Natl Film Title Weekend Gross Rank LDS/Mormon Filmmaker or Actor Total Gross Theaters Days ---- ------------------------------ ------- ----- ---- 15 Ocean's Eleven $2,056,615 1,541 59 LDS characters: Malloy twins 178,908,056 29 Behind Enemy Lines 252,458 409 66 David Veloz (screenwriter) 57,802,467 36 Shackleton's Antarctic Adventure 99,428 16 360 Scott Swofford (producer) 7,188,129 Reed Smoot (cinematographer) Sam Cardon (composer) Stephen L. Johnson (film editor) 36 The Other Side of Heaven 91,297 35 52 Mitch Davis (writer/director) 1,292,907 John H. Groberg (author/character) Gerald Molen, John Garbett (producers) Steven Ramirez (film editor) 37 Mulholland Drive 81,305 72 119 Joyce Eliason (producer/writer) 6,545,178 44 The Singles Ward (NEW) 46,649 11 3 Kurt Hale (writer/director) 46,649 John E. Moyer (writer) Dave Hunter (producer) Cody Hale (composer) Ryan Little (cinematographer) Wynn Hougaard (film editor) Actors: Will Swenson, Connie Young Daryn Tufts, Kirby Heyborne Michael Birkeland, Bob-O Swenson Lincoln Hoppe, Tarance Edwards Michelle Ainge, Gretchen Whalley Sedra Santos 51 Out Cold 30,018 88 75 A. J. Cook (female lead) 13,850,403 66 Galapagos 11,151 3 829 Reed Smoot (cinematographer) 12,256,938 73 China: The Panda Adventure 6,624 5 192 Reed Smoot (cinematographer) 1,897,615 80 Island of the Sharks 3,821 3 1011 Alan Williams (composer) 10,625,038 91 Cirque du Soleil: Journey of Man 1,215 2 640 Reed Smoot (cinematographer) 13,056,971 103 Mark Twain's America in 3D 499 1 1312 Alan Williams (composer) 2,147,730
"The Singles Ward" ranked 44th nationwide in total box office revenue, and 5th on this list of films by and/or about Latter-day Saints/Mormons.
Critical reaction to "The Singles Ward" was mixed. Audiences seemed to love it, as did some of the critics. The Utah Statesman gave it an enthusiastic "A", and the Ogden Standard-Examiner gave it a favorable review and 2 1/2 stars. Eric D. Snider of the Utah County Daily Herald proved once again that he doesn't play favorites with locals, giving it a C- . The Desert News gave it 2 stars and the Salt Lake Tribune gave it 1. (Tribune critic Sean Means thought the humor might be too "inside" for people outside Utah/LDS culture to enjoy. Of course, nobody has actually watched the film with an "outsider" audience, so this seems like conjecture.)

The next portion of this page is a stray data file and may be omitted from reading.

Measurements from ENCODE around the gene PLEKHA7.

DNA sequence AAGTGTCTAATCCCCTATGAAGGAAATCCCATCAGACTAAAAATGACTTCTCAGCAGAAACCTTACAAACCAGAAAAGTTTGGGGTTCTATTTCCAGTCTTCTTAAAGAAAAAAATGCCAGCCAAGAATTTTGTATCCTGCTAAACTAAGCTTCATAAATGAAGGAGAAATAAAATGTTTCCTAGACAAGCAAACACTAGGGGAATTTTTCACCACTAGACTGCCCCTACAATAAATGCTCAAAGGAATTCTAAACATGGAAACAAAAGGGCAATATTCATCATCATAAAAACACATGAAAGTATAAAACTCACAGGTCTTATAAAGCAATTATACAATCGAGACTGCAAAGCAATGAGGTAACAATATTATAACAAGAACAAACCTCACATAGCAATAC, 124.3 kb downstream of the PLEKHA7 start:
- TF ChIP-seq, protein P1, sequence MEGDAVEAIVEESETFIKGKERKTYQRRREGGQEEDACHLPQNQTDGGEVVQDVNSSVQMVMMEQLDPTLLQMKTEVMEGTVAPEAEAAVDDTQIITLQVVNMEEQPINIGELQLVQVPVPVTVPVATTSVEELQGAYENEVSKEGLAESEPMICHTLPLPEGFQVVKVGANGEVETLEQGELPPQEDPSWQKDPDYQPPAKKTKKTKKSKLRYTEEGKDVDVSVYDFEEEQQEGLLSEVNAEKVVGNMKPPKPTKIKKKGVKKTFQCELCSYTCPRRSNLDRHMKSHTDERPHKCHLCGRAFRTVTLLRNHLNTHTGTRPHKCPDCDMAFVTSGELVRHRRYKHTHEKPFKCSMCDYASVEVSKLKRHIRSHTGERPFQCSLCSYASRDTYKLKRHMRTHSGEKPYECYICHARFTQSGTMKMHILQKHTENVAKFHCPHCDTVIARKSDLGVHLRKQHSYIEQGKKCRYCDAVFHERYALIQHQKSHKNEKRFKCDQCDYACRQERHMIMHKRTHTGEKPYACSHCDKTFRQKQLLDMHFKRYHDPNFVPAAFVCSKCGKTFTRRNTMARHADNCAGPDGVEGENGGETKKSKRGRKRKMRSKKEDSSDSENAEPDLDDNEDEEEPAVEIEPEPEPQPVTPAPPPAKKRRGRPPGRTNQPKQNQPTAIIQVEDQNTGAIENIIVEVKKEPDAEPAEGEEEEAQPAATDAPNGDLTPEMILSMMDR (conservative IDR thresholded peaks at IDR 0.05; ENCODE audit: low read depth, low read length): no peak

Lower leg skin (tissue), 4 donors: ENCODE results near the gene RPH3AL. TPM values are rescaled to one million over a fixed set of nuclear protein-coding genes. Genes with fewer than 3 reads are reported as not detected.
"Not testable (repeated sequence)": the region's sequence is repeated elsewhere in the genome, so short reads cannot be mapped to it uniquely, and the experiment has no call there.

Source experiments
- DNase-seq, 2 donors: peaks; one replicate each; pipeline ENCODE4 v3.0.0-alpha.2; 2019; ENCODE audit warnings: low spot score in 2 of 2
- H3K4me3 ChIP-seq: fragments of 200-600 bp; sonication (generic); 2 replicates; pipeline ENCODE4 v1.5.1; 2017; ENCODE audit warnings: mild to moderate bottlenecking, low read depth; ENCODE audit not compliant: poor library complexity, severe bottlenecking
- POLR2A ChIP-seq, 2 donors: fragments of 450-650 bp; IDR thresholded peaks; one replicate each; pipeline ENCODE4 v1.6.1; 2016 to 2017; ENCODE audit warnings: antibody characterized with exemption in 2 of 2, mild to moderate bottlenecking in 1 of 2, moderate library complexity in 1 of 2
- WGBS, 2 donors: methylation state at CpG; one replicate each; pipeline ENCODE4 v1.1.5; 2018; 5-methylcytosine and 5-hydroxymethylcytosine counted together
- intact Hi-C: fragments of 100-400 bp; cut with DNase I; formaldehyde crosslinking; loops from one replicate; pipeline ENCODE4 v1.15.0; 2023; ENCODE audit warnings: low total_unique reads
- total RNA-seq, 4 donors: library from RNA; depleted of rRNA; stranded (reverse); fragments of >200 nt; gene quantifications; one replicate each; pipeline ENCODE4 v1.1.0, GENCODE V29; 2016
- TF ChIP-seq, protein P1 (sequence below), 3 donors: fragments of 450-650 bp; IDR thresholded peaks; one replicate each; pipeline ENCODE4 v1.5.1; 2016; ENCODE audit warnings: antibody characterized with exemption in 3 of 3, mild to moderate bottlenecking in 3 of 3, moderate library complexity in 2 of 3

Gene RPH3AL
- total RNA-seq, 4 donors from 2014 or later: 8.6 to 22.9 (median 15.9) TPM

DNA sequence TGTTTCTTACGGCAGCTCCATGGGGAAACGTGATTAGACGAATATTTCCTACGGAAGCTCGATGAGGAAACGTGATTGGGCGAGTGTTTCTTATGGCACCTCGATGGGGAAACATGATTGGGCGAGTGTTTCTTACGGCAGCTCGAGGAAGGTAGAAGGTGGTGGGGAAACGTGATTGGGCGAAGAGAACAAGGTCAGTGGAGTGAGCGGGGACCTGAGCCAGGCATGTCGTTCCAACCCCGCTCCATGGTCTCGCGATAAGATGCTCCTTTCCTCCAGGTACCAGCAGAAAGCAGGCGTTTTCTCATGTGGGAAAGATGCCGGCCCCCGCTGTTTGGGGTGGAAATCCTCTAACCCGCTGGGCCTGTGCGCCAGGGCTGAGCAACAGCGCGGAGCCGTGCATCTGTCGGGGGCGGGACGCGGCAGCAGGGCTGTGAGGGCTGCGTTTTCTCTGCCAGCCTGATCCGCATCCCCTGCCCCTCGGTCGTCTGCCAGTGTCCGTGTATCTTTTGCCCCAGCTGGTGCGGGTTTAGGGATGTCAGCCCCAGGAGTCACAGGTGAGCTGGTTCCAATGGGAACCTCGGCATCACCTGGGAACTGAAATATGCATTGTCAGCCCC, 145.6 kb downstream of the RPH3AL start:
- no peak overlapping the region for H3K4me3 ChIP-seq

With two Mormon casino bandits, "Ocean's Eleven" is STILL the top money-maker of this list, dropping from 11th place last week to 15th this week after 59 days in release. "Behind Enemy Lines" dropped slightly from 27th to 29th place nationwide -- quite respectable considering the film has been out over two months.
"The Other Side of Heaven" and "Mulholland Drive" were in 36th and 37th place nationwide for the second week in a row. "Heaven" is essentially only playing in Utah, Idaho and Austin, Texas (where one of its major investors lives). The Austin Chronicle reviewed "Heaven" favorably and gave it 2 1/2 (out of 4) stars. As the movie continues to open around the rest of the country it MIGHT become the top grossing film in the short history of modern "LDS Cinema" (movies made by AND about Latter-day Saints). But it still has a ways to go before it catches up to "God's Army."
[NOTE: Data for the LDS-made IMAX film "Shackleton's Antarctic Adventure" arrived late, which showed THAT film was in 36th place nationwide, pushing "The Other Side of Heaven", "Mulholland Drive" and "The Singles Ward" back one spot.]
LOOKING AHEAD: We're just two weeks away from the release of "Out of Step" the Canadian-Utah-New York film about a Latter-day Saint dancer in the Big Apple. "Out of Step" was produced by Cary Derbidge, directed by Ryan Little ("The Last Good War"), and stars Jeremy Elliott ("Testaments") and Michael Buster ("Elder Kinegar" from "God's Army"). Buster also co-wrote the screenplay.
YOU HEARD IT HERE FIRST: Latter-day Saint filmmaker McKay Daines is currently filming "Dream Catcher," a major feature film written, produced and directed by him. The executive producer (and one of the stars) of this Native American romantic comedy is Ray Tracey, the Navajo Latter-day Saint actor who, as a BYU student, was discovered by Kieth Merrill and later starred in "Joe Panther" and the documentary "Indian." The film features an all Native American cast and is being filmed on reservations near Phoenix, Arizona.